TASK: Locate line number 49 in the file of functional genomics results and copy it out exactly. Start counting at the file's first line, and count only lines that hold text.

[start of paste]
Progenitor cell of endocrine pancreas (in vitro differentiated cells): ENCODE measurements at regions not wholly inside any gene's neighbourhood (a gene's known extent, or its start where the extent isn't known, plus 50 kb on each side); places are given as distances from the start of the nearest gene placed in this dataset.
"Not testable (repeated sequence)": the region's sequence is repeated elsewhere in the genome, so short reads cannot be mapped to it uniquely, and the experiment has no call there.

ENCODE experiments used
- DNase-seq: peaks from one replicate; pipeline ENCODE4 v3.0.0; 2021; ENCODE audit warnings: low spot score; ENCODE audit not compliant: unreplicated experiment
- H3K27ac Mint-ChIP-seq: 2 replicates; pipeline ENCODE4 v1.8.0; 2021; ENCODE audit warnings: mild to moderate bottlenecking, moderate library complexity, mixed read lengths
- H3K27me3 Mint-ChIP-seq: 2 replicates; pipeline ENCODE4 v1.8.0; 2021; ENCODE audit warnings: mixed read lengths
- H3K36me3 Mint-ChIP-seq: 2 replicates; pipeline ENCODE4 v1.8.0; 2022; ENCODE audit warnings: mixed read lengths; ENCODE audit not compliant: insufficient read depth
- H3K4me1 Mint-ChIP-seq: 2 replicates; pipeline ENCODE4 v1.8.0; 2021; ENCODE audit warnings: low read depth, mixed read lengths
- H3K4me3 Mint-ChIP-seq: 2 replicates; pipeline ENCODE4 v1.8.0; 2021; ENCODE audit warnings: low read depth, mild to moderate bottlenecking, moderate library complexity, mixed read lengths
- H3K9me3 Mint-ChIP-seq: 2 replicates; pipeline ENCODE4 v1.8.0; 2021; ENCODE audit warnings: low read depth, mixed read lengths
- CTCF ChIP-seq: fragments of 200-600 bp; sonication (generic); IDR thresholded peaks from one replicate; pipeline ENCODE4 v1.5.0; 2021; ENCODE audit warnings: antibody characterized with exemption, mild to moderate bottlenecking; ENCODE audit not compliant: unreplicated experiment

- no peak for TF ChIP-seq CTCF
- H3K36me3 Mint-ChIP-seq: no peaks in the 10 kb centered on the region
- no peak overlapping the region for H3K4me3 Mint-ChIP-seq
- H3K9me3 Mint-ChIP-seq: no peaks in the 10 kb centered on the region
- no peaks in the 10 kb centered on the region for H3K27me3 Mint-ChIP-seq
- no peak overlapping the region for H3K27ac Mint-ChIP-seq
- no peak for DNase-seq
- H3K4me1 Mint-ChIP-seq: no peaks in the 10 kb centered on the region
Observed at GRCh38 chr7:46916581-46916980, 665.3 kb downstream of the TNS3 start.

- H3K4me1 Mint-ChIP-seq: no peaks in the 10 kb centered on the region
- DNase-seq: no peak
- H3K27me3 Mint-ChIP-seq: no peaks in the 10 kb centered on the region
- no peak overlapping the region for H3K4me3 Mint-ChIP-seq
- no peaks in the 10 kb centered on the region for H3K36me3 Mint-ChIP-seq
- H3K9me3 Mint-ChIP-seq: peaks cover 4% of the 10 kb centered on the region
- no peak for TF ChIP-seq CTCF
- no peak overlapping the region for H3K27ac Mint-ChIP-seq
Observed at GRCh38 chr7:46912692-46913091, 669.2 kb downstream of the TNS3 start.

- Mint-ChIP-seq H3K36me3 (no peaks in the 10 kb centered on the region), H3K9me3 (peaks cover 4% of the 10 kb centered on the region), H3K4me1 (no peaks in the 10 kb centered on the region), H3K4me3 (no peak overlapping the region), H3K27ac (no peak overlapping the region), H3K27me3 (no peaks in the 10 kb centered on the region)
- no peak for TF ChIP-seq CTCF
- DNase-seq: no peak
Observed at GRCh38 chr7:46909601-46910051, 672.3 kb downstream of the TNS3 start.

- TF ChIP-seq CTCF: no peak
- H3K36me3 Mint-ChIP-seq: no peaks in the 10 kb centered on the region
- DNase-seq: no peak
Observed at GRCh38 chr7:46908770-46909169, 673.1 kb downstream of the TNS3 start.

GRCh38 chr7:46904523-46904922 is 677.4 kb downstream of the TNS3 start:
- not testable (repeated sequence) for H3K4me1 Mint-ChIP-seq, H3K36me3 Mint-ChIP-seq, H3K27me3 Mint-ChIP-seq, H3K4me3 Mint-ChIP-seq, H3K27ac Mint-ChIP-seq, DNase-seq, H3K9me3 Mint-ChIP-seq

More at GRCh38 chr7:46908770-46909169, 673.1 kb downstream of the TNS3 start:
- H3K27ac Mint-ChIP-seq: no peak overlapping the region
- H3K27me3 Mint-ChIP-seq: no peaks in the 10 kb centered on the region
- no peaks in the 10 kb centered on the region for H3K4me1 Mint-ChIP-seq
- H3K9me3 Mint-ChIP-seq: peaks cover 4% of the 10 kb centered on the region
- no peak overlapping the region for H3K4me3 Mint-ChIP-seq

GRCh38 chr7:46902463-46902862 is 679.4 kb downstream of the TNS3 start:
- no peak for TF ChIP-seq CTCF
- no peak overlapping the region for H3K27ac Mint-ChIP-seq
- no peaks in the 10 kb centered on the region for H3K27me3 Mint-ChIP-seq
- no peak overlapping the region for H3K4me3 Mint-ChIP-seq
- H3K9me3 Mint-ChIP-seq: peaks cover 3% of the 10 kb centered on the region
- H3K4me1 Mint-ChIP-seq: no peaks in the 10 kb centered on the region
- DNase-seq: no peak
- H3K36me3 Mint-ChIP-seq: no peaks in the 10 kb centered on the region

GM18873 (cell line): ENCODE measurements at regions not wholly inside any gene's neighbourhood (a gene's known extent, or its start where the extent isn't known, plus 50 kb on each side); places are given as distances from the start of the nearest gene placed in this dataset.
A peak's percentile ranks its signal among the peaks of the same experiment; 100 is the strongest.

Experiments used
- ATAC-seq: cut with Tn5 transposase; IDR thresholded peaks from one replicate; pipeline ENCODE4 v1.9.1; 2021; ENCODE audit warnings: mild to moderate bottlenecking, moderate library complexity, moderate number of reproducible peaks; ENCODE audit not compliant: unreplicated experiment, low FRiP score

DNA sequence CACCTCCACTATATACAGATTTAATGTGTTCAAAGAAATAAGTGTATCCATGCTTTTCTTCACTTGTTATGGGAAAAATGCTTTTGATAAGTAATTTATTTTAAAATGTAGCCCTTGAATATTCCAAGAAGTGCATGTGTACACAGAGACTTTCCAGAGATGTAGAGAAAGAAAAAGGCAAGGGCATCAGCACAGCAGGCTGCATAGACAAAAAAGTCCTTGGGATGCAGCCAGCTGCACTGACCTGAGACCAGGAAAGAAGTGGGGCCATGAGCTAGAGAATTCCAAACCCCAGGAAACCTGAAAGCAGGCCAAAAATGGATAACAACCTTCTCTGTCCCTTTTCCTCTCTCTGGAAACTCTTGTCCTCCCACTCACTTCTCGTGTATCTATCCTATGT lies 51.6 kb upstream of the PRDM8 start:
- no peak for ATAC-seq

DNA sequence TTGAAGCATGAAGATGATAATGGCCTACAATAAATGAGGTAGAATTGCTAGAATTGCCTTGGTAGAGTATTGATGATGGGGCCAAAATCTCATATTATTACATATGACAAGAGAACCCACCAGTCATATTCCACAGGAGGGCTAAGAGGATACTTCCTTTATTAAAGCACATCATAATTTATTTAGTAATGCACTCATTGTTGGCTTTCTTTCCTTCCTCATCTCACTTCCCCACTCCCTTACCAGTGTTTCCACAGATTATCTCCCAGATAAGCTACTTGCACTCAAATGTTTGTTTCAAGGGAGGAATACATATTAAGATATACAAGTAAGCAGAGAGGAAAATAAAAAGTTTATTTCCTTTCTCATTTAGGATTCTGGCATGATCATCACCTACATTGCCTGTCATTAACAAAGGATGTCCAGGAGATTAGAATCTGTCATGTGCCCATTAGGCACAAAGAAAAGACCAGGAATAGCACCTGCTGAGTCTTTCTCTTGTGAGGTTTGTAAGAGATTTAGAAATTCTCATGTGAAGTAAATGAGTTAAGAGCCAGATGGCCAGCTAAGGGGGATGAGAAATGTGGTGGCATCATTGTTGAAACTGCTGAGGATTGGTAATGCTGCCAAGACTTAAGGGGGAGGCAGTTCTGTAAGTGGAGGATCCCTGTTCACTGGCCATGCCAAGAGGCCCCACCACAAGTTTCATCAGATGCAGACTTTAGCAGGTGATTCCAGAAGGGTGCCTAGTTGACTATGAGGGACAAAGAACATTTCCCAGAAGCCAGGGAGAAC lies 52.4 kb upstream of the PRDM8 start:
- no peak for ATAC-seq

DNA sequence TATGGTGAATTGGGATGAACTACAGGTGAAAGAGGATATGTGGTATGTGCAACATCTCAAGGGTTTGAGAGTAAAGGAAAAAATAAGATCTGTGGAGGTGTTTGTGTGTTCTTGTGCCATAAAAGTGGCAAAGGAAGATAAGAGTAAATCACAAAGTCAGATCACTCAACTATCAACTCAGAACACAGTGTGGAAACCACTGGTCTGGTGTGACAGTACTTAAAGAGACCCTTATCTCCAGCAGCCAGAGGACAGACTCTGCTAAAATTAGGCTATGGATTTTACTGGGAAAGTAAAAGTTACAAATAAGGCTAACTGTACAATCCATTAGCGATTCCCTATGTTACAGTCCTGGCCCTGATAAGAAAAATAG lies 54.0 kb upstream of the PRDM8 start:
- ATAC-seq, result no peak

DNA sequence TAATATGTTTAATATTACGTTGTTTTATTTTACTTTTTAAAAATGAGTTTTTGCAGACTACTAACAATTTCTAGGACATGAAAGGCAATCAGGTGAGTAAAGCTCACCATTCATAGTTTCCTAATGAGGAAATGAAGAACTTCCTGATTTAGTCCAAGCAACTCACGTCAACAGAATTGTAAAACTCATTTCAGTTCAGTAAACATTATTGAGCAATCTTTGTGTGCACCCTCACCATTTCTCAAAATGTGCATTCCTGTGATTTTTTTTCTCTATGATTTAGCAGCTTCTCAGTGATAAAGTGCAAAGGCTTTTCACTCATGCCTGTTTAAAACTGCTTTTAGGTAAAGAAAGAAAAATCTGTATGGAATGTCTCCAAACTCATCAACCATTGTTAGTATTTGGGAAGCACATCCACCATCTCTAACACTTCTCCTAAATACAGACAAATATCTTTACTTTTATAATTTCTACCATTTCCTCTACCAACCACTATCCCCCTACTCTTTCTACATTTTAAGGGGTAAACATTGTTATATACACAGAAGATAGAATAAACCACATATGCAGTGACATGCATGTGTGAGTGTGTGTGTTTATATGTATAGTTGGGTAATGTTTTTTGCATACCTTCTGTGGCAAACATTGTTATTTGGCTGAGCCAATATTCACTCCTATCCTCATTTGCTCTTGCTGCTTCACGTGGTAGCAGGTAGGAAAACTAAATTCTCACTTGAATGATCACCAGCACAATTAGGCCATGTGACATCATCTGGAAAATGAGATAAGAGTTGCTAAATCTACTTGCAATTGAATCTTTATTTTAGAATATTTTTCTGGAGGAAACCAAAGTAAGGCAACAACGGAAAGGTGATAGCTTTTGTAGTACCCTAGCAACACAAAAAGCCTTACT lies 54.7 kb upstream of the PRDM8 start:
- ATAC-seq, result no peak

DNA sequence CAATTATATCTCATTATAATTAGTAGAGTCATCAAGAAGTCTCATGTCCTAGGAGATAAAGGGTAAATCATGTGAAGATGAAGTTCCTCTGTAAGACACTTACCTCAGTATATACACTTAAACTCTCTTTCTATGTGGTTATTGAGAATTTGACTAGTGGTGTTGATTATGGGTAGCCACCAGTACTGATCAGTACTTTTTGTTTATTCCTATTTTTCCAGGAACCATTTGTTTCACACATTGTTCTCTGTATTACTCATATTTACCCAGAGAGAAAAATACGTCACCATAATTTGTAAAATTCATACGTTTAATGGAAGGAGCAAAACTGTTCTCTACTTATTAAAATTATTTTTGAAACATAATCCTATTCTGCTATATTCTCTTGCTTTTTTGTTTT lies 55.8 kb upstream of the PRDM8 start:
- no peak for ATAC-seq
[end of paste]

- no peaks in the 10 kb centered on the region for H3K27me3 Mint-ChIP-seq